We all value different things. I it is important to remember that “meaningful work” means different things to different people. Some people want to make a difference in the lives of others – others want to make money – others want to be boss… However shallow that may seem – that is the perogative of some people and ultimately that has to be respected. When we respect one another’s values at work – we get ahead.

    I absolutely do not agree with the thought that work does not give your life meaning. There is deep common sense (and scientific) evidence that suggests that if you are unhappy at work that your home life will be unhappy. If you are unhappy at home – your work life will be unhappy. Balance must exist. It is a misguided notion that a person can go to a place of work 40 hours out of the 168 hour week and that major amount of time will not have some type of meaning. If it does not – find work that calls you.

    Lastly… The only office “politics” that I think anyone needs to really worry about is understanding what is expected of them from their boss and their bosses boss and over-delivering. The typical petty office politics that exists does little to really help – in fact I think it most often hinders the careers of those who choose to play office politics.

    Keep writing, Penelope!

  19. anonymous
    anonymous says:

    Penelope–and others–could you provide some guidance on finding such a great manager? I recently (about 1+ yr. ago) started working for my friend as a boss & it’s been horrible.

    He is secretive and hides key information from me and as soon as project (or coverage area) seems like it will get notoriety, he will take it away from me. We experienced a restructuring about 6 mos. ago where his boss was laid off and it’s only gotten worse since then.

    Since he is more than 10+ older than me and has more experienced in the field, I did not expect to be on an equal playing field but he is making the wrong kind of “difference” in my life. I know what a good manager is (I have struggled to be one myself) and he is not one. (In fact, he is well-known clock watcher and yelled at me because I came in an hour late after my one-year-old got violently carsick. I left her in the care of others and marched right into my job but I was still yelled at.)

    Your post struck a nerve with me because of my situation. I have a phone interview with a new company tomorrow morning. Now–how can I tell if the next manager is a decent human being? I couldn’t even tell that my friend wasn’t.

  20. Dale
    Dale says:

    @ anonymous,

    try to talk to others in the company. Pay attention to the descriptors used in describing your potential boss. How does he or she speak of others in the dept? What does he/she say is most important? Ask what happened to the incumbent that necessitates your being hired? Where are they now? what was their greatest challenge in the position. These will all give you clues on the new situation.

    Dale

  21. Shefaly
    Shefaly says:

    Anonymous

    You sound so pained. I have worked with 2 bully bosses and there is no way to like a situation you describe.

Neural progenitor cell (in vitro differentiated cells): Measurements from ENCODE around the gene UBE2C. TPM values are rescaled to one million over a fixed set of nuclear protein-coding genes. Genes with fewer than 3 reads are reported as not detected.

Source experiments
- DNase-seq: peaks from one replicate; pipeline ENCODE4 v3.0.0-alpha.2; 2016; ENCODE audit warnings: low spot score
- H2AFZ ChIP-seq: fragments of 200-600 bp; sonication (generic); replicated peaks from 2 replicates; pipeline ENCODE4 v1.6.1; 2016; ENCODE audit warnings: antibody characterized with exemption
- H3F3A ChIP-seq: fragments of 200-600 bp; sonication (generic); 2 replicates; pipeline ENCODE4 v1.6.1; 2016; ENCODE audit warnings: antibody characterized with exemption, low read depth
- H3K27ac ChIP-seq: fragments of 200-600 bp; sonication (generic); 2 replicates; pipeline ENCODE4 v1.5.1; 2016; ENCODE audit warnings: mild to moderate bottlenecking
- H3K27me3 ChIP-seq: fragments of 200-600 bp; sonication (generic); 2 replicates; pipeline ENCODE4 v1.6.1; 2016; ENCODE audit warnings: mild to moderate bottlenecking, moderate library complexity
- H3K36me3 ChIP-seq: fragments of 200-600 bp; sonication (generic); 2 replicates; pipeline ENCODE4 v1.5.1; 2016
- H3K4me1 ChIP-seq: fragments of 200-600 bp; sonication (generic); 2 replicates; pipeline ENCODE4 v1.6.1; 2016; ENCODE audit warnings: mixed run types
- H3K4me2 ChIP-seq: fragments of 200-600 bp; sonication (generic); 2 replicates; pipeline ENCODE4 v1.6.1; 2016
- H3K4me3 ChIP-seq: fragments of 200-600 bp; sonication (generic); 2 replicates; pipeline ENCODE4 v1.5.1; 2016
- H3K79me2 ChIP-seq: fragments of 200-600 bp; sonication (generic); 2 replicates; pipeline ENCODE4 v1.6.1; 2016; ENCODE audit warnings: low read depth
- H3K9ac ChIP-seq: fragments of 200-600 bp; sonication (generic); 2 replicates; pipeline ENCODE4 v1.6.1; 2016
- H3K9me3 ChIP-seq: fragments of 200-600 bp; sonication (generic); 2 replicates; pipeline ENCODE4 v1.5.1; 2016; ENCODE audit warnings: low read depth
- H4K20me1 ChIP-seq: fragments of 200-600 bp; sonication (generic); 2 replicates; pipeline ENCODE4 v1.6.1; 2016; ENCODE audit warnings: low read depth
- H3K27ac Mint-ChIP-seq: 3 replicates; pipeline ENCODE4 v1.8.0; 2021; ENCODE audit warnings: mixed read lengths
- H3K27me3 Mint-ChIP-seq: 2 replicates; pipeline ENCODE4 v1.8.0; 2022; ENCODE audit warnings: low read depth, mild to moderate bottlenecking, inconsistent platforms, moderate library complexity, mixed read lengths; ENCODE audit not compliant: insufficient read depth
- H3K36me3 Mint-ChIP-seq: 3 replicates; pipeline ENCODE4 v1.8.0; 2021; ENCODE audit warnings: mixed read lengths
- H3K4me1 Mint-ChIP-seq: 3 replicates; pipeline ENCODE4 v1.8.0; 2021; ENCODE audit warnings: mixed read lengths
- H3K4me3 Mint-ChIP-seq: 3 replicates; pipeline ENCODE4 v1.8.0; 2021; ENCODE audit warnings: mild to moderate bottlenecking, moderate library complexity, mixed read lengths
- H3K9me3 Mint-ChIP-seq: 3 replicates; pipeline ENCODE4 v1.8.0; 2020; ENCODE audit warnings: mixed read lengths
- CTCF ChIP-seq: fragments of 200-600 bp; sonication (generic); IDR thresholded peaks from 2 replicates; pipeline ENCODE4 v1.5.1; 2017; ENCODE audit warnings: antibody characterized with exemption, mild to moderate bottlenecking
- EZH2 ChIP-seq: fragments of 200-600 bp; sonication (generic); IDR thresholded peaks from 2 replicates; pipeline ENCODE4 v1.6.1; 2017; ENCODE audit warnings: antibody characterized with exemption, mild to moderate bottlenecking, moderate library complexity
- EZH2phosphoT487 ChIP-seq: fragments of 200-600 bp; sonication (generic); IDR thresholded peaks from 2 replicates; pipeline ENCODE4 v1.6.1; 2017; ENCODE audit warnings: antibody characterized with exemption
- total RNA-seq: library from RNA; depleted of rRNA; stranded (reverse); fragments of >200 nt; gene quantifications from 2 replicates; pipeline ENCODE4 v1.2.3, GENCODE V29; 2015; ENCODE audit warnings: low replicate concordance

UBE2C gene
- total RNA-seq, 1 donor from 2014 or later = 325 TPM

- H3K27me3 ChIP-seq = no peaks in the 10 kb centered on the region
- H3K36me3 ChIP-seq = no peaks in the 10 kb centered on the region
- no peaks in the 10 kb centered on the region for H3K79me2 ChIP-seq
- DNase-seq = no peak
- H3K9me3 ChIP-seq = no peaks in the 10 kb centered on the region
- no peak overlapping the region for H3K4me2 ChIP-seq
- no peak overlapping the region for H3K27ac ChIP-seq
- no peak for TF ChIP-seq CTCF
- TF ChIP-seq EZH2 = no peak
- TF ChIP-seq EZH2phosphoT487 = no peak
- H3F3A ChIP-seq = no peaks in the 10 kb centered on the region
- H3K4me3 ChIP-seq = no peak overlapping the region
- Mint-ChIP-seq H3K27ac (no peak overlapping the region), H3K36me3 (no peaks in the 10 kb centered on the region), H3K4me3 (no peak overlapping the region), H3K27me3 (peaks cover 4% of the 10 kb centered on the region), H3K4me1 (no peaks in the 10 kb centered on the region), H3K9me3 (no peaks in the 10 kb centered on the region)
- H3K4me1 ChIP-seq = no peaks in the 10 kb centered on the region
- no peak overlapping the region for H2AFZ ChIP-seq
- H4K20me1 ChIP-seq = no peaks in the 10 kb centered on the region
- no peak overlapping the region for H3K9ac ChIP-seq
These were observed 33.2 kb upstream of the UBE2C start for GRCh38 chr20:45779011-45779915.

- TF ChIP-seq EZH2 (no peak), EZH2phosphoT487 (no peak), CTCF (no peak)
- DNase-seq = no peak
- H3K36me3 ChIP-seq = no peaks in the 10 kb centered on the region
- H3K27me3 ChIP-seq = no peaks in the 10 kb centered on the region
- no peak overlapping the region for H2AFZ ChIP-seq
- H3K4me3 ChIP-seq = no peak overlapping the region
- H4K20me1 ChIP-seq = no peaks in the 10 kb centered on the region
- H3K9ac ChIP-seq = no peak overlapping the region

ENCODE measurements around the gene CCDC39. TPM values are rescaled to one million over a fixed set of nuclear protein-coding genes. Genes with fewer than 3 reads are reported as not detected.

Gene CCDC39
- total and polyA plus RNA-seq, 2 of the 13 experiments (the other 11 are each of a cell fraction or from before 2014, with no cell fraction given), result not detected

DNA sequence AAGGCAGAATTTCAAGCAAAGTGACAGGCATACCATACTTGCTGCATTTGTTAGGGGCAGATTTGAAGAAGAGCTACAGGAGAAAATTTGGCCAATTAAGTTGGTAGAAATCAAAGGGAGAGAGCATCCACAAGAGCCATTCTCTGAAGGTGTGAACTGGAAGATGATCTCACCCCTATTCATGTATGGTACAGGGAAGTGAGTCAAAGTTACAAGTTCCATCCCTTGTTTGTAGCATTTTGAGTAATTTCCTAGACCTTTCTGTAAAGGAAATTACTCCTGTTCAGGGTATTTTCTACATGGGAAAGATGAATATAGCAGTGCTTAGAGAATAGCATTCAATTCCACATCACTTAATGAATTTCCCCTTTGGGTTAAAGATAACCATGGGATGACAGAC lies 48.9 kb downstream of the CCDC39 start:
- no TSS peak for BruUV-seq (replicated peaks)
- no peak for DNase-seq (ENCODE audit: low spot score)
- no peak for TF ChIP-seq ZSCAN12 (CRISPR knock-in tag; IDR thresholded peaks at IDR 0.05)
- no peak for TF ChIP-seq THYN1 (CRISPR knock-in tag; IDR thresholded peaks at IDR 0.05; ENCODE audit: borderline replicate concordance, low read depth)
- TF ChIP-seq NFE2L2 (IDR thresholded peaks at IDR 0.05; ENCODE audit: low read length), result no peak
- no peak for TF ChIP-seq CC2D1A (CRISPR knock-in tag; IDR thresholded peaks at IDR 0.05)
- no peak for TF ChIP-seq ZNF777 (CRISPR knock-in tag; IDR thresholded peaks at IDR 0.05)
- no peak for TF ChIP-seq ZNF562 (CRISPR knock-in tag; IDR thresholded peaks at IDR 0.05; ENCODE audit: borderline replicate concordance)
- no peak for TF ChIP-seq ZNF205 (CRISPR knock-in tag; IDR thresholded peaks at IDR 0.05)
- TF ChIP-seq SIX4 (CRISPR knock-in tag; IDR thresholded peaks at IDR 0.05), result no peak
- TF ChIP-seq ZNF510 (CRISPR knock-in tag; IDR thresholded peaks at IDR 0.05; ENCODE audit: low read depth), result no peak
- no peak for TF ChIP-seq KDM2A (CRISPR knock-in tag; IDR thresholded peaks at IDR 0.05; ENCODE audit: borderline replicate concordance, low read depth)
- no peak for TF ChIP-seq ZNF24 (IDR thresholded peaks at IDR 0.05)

However we can only control what we can control. You cannot give your ‘boss’ a personality implant. So learning to manage up well is the next best thing.

    Penelope has written before about the need to ‘manage up’. You may want to see these:

    http://blog.penelopetrunk.com/category/managing-up/

    Some posts are more relevant to your situation than others but I assume you can find those out yourself.

  22. Shefaly
    Shefaly says:

    Anonymous

    You sound so pained. I have worked with 2 bully bosses and there is no way to like a situation you describe.

    However we can only control what we can control. You cannot give your ‘boss’ a personality implant. So learning to manage up well is the next best thing.

    Penelope has written before about the need to ‘manage up’. You may want to see these in the category ‘managing up’.

    (I posted the link here but the comment went into moderation so I am writing again without the link).

    Some posts are more relevant to your situation than others but I assume you can find those out yourself.

  23. anonymous
    anonymous says:

    Thank you Shefaly & Dale. I feel I’m managing up to a degree but appreciate pep talks, perspective and further information so that I can be more effective.

    I think, in this instance, I may have been hired because I had, on a personal level, been very complimentary to this person and his outside professional projects that he gained notoriety for. I think I may have been seen as someone who would not rock the boat & would worship him no matter what. Especially since he might believe that I owe him because he gave me the entre into the job.

    Dale – I will try to get out some of those questions tomorrow!

  24. Laurie | Express Yourself to Success
    Laurie | Express Yourself to Success says:

    I agree with you that meaningful work is helping people. It's beneficial to keep in mind that – €˜helping people' includes those we work with on a daily basis, not just the – €˜end users' such as our clients and customers. To help the people we work with involves making a positive impact on their work lives – even if it's just to show encouragement, support, and gratitude or creating an environment that makes them want to go to work Monday morning.